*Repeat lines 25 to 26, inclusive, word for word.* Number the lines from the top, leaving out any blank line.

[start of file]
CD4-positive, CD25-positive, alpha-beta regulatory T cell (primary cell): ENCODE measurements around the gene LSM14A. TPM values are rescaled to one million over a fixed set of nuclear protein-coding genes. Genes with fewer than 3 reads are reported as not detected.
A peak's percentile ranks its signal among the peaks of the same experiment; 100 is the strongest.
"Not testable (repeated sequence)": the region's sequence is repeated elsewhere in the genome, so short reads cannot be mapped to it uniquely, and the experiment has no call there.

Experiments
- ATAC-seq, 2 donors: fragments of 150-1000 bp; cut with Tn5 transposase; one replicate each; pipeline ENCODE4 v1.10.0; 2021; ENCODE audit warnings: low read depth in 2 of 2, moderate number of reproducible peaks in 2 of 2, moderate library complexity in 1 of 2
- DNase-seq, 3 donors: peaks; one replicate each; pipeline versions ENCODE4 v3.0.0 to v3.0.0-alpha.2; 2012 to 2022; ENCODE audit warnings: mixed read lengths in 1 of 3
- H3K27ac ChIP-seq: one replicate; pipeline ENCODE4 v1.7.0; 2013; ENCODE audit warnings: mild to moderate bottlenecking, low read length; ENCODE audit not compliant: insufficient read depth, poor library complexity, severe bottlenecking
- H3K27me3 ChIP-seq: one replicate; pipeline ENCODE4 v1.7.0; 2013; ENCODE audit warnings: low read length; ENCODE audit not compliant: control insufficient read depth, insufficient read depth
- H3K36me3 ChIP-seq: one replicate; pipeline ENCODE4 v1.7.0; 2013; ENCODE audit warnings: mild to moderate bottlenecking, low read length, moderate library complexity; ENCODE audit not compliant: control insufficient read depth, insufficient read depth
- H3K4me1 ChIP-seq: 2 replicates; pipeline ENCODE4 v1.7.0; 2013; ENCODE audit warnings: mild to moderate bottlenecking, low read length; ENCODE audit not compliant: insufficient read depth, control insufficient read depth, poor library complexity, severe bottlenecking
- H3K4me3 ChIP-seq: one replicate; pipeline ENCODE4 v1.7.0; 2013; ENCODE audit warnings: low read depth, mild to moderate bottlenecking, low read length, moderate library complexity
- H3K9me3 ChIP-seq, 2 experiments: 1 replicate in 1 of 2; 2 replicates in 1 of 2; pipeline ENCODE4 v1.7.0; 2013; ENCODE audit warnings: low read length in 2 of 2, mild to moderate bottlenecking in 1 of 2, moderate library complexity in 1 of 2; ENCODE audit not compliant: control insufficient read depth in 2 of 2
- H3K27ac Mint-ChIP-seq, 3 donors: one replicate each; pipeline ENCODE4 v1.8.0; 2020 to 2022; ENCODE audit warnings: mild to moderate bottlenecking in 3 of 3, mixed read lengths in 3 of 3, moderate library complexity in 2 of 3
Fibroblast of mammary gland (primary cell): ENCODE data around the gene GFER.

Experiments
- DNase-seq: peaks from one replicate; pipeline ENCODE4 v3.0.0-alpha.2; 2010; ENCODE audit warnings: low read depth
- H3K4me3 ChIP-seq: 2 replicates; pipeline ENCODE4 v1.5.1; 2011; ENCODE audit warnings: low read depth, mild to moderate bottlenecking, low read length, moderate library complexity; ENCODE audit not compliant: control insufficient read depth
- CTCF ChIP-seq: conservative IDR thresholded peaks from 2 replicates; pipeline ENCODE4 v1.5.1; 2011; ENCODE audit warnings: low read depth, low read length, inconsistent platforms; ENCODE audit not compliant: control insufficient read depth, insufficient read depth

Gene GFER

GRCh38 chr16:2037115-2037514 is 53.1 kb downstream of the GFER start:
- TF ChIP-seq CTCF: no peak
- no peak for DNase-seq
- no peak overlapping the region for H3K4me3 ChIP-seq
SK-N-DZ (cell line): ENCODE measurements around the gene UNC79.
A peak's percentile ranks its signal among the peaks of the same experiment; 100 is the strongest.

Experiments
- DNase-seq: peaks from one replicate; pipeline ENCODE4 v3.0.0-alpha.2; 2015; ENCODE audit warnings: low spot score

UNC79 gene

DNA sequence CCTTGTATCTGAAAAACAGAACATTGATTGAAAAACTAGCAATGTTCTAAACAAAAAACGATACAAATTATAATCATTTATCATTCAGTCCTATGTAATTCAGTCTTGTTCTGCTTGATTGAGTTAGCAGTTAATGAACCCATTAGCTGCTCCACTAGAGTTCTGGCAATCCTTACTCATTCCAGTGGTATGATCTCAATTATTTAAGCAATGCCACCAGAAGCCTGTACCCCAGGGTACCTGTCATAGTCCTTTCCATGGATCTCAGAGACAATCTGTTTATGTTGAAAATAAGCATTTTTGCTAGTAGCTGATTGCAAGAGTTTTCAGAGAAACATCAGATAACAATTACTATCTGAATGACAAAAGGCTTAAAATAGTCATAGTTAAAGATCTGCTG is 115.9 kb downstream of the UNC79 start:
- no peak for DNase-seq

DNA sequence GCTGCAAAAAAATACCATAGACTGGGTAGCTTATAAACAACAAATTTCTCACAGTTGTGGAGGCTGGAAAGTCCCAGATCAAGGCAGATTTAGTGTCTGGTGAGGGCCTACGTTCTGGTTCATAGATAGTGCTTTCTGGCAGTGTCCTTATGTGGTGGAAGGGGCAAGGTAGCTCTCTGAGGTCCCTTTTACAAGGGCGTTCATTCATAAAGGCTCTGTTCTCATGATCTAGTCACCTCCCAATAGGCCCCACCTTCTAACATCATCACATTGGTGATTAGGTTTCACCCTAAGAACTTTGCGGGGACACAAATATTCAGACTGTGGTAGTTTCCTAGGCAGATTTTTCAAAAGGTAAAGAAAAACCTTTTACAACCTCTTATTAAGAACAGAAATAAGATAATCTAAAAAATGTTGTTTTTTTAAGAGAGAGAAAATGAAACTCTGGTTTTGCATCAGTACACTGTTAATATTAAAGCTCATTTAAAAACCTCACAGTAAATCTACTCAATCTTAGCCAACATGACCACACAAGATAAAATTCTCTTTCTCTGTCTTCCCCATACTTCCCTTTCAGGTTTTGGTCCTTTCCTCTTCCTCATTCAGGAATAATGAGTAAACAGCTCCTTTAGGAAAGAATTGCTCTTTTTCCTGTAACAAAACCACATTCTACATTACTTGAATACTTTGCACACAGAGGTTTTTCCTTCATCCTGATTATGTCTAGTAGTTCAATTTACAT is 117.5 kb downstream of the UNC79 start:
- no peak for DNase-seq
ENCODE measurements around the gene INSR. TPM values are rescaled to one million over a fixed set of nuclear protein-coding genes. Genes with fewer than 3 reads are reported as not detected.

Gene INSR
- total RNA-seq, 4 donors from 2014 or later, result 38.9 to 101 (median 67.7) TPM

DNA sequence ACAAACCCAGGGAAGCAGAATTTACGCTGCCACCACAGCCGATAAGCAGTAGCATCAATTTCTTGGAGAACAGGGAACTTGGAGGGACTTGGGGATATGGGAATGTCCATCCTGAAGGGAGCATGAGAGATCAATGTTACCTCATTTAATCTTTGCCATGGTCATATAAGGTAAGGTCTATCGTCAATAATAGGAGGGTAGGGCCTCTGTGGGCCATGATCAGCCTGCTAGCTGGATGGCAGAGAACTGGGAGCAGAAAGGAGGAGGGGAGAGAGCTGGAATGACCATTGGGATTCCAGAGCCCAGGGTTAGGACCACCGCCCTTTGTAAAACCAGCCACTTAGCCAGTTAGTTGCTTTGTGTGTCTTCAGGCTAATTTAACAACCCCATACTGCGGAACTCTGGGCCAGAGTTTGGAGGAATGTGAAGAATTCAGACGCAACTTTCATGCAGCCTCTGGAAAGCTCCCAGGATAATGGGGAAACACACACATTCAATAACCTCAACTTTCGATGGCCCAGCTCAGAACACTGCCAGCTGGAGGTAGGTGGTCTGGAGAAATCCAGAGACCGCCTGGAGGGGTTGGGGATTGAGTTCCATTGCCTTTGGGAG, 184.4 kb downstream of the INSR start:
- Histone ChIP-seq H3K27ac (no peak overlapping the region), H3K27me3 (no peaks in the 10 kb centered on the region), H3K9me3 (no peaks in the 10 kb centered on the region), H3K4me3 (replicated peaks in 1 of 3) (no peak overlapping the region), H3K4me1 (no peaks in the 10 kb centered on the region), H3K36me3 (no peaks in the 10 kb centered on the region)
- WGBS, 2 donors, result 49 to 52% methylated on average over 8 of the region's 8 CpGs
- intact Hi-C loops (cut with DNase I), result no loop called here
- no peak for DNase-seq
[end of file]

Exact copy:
A peak's percentile ranks its signal among the peaks of the same experiment; 100 is the strongest.

Experiments